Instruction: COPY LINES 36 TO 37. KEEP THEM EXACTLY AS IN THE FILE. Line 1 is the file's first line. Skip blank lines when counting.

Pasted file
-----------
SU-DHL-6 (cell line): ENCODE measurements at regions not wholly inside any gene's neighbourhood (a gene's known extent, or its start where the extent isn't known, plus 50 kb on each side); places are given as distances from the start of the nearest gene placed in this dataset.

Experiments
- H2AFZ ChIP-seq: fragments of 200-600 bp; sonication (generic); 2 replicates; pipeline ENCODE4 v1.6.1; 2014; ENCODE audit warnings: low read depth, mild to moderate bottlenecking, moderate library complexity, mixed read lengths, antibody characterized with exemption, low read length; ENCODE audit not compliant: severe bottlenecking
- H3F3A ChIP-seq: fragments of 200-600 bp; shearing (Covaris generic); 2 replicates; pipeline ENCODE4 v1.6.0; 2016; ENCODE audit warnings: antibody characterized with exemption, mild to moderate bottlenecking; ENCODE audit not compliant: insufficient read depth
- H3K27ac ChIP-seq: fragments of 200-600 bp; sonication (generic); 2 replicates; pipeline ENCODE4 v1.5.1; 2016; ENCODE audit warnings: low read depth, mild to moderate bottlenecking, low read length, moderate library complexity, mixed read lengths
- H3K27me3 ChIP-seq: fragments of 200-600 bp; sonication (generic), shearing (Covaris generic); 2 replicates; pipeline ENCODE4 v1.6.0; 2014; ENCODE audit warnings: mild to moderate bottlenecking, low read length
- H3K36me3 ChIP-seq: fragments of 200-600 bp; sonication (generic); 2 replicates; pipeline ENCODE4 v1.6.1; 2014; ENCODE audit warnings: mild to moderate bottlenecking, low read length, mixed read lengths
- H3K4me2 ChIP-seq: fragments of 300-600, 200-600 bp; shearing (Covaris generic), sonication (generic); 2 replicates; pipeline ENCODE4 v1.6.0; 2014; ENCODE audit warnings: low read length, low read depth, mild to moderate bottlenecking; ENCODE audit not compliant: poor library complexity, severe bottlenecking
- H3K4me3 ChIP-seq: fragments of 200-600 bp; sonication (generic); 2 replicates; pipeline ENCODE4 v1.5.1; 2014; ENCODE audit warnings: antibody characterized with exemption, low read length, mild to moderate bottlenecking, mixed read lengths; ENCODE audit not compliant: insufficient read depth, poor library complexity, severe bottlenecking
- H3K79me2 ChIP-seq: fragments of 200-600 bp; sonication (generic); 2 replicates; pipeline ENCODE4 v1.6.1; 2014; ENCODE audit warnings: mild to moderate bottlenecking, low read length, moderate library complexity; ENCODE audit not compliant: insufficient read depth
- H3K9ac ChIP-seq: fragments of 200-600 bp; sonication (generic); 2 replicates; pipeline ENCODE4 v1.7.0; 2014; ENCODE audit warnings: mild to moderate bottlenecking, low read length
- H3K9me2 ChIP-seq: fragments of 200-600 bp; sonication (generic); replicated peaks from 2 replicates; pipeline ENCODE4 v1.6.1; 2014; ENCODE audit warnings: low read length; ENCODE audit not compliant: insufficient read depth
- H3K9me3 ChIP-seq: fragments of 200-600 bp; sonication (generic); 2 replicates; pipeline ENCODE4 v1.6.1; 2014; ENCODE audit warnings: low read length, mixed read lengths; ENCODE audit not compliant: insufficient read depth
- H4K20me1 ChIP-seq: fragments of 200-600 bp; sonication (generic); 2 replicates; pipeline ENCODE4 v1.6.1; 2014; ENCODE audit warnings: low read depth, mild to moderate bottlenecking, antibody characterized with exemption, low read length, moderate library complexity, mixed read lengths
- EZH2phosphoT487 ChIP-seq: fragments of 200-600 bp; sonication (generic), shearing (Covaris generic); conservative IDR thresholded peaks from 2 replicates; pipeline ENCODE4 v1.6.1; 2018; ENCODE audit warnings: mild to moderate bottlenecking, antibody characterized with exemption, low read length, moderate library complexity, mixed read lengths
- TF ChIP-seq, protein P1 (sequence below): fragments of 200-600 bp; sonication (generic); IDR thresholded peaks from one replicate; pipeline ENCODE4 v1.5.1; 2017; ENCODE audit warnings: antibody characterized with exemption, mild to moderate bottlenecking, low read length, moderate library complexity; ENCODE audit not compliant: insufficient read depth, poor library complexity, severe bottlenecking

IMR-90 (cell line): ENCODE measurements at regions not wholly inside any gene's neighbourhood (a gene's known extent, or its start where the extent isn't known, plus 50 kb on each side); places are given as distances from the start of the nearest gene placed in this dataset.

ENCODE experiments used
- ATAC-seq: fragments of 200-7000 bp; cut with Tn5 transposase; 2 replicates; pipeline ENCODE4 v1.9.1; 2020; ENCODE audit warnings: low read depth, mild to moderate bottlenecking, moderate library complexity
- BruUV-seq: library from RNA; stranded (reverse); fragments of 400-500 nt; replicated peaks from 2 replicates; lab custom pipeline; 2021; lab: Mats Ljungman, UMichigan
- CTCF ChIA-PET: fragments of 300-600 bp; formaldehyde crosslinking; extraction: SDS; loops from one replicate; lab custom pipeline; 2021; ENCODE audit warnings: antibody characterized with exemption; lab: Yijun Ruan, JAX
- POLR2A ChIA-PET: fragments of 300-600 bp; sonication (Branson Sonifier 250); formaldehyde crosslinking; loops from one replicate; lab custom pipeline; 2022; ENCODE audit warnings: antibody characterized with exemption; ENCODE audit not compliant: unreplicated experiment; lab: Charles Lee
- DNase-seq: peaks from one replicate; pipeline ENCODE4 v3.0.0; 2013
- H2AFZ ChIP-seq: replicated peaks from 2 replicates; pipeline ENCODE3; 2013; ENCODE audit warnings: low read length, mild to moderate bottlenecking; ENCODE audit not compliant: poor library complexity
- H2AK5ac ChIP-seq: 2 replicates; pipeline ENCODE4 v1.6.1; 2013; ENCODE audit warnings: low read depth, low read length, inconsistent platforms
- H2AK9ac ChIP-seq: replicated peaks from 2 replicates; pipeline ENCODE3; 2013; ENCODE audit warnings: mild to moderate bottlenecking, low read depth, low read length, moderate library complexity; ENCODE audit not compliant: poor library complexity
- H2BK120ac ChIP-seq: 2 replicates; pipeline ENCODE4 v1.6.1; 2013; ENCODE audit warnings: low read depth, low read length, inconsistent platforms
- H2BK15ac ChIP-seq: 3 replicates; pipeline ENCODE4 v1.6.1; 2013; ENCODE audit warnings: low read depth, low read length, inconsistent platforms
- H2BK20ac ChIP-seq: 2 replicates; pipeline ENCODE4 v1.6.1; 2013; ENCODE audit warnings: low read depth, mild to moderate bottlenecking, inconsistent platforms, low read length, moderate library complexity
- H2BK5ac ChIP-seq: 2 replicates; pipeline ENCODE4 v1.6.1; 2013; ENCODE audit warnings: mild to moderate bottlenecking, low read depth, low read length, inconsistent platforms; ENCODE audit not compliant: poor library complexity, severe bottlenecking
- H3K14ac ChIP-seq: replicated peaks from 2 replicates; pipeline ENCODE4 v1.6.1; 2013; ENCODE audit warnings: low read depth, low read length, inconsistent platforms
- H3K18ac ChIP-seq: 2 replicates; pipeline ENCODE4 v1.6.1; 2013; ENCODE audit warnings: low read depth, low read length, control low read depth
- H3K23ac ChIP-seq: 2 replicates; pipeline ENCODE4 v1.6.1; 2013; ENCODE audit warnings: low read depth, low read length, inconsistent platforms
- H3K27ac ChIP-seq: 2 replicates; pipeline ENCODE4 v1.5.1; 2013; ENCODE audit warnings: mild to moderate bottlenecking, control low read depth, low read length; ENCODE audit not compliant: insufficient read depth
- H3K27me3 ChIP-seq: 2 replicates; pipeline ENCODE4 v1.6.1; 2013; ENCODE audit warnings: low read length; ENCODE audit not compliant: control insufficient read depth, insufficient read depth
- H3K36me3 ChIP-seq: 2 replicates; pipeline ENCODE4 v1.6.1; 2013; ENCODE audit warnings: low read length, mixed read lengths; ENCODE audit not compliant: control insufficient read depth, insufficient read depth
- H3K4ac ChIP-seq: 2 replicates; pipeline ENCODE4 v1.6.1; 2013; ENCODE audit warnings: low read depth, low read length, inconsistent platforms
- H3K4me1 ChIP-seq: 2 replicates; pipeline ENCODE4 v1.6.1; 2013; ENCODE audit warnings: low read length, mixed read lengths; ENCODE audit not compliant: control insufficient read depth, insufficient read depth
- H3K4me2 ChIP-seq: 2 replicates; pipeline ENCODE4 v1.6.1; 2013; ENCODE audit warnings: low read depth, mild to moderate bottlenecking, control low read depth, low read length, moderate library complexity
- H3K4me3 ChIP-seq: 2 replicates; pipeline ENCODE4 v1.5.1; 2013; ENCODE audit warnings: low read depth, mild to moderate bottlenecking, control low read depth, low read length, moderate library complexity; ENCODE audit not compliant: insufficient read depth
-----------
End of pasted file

- H3K36me3 ChIP-seq: 2 replicates; pipeline ENCODE4 v1.6.1; 2013; ENCODE audit warnings: low read length, mixed read lengths; ENCODE audit not compliant: control insufficient read depth, insufficient read depth
- H3K4ac ChIP-seq: 2 replicates; pipeline ENCODE4 v1.6.1; 2013; ENCODE audit warnings: low read depth, low read length, inconsistent platforms